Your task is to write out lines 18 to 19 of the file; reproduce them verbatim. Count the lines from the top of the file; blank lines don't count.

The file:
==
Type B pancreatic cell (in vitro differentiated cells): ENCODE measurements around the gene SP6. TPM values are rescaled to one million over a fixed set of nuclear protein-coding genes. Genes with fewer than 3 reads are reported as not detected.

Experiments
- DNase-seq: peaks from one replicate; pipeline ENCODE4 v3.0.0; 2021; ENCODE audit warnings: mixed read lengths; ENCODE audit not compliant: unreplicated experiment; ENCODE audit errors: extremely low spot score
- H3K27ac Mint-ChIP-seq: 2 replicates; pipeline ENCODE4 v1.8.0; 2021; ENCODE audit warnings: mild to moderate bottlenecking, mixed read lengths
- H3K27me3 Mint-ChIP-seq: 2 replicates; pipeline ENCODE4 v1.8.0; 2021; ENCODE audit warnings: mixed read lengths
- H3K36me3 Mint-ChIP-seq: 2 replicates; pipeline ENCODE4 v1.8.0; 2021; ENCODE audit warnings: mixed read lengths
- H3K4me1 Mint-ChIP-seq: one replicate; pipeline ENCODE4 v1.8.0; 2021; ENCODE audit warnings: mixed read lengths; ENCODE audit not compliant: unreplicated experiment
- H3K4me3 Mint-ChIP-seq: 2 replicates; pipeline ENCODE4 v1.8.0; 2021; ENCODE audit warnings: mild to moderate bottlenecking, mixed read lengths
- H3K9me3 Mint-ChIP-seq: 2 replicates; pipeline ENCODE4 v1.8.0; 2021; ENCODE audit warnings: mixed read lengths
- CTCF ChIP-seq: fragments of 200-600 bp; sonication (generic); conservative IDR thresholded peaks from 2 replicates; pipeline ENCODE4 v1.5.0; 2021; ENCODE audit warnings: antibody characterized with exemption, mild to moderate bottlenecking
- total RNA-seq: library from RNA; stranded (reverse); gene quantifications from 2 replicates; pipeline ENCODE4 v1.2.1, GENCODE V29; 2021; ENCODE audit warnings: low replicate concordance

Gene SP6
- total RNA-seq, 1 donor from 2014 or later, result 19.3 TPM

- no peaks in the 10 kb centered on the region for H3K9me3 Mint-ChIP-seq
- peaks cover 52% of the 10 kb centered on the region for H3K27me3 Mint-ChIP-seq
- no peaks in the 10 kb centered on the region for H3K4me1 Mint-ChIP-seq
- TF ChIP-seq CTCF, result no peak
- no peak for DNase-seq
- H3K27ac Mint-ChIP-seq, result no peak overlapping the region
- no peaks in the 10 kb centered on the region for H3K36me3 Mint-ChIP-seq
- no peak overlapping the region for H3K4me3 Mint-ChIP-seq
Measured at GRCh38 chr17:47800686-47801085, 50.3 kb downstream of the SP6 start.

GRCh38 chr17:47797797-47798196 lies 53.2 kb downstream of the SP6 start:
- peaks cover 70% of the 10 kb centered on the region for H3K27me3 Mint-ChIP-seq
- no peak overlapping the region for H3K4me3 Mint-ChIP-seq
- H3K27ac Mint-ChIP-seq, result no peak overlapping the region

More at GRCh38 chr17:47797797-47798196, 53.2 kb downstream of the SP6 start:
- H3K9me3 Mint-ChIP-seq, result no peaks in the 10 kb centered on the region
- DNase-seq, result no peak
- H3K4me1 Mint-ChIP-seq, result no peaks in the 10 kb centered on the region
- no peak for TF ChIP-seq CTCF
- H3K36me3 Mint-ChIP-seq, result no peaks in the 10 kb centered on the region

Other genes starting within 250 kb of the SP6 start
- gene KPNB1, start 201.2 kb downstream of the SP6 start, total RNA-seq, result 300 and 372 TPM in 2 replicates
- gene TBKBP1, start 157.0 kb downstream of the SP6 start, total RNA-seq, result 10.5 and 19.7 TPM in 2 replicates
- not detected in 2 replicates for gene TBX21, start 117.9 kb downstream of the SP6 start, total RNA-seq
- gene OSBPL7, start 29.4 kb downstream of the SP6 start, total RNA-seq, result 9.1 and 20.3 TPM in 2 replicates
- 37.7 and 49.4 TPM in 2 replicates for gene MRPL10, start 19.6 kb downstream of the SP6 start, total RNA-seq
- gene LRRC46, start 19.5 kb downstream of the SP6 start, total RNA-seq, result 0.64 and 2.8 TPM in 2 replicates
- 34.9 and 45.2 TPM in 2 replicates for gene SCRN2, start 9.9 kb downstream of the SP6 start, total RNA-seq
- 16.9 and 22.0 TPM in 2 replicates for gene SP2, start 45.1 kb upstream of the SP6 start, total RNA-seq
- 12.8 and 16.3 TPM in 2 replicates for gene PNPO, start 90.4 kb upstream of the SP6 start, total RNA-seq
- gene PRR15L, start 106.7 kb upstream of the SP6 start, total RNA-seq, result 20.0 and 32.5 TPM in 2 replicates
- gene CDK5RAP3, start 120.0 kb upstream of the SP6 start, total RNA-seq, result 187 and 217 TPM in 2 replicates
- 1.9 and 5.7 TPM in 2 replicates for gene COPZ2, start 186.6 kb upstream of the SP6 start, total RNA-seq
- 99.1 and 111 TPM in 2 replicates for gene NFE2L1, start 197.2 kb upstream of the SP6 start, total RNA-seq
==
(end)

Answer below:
- no peak for DNase-seq
- H3K27ac Mint-ChIP-seq, result no peak overlapping the region